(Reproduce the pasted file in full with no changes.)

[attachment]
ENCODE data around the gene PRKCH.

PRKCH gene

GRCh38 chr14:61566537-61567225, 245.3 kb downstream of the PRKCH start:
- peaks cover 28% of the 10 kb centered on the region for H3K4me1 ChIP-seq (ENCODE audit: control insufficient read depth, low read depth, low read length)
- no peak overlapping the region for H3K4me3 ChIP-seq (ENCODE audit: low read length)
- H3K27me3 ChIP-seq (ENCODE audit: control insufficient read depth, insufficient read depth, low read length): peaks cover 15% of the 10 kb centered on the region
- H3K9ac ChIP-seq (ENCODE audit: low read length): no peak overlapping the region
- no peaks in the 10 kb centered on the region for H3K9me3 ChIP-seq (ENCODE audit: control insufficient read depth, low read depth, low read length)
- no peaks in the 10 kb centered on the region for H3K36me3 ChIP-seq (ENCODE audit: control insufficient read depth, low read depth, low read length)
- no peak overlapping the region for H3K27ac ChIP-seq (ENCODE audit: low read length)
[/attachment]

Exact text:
ENCODE data around the gene PRKCH.

PRKCH gene

GRCh38 chr14:61566537-61567225, 245.3 kb downstream of the PRKCH start:
- peaks cover 28% of the 10 kb centered on the region for H3K4me1 ChIP-seq (ENCODE audit: control insufficient read depth, low read depth, low read length)
- no peak overlapping the region for H3K4me3 ChIP-seq (ENCODE audit: low read length)
- H3K27me3 ChIP-seq (ENCODE audit: control insufficient read depth, insufficient read depth, low read length): peaks cover 15% of the 10 kb centered on the region
- H3K9ac ChIP-seq (ENCODE audit: low read length): no peak overlapping the region
- no peaks in the 10 kb centered on the region for H3K9me3 ChIP-seq (ENCODE audit: control insufficient read depth, low read depth, low read length)
- no peaks in the 10 kb centered on the region for H3K36me3 ChIP-seq (ENCODE audit: control insufficient read depth, low read depth, low read length)
- no peak overlapping the region for H3K27ac ChIP-seq (ENCODE audit: low read length)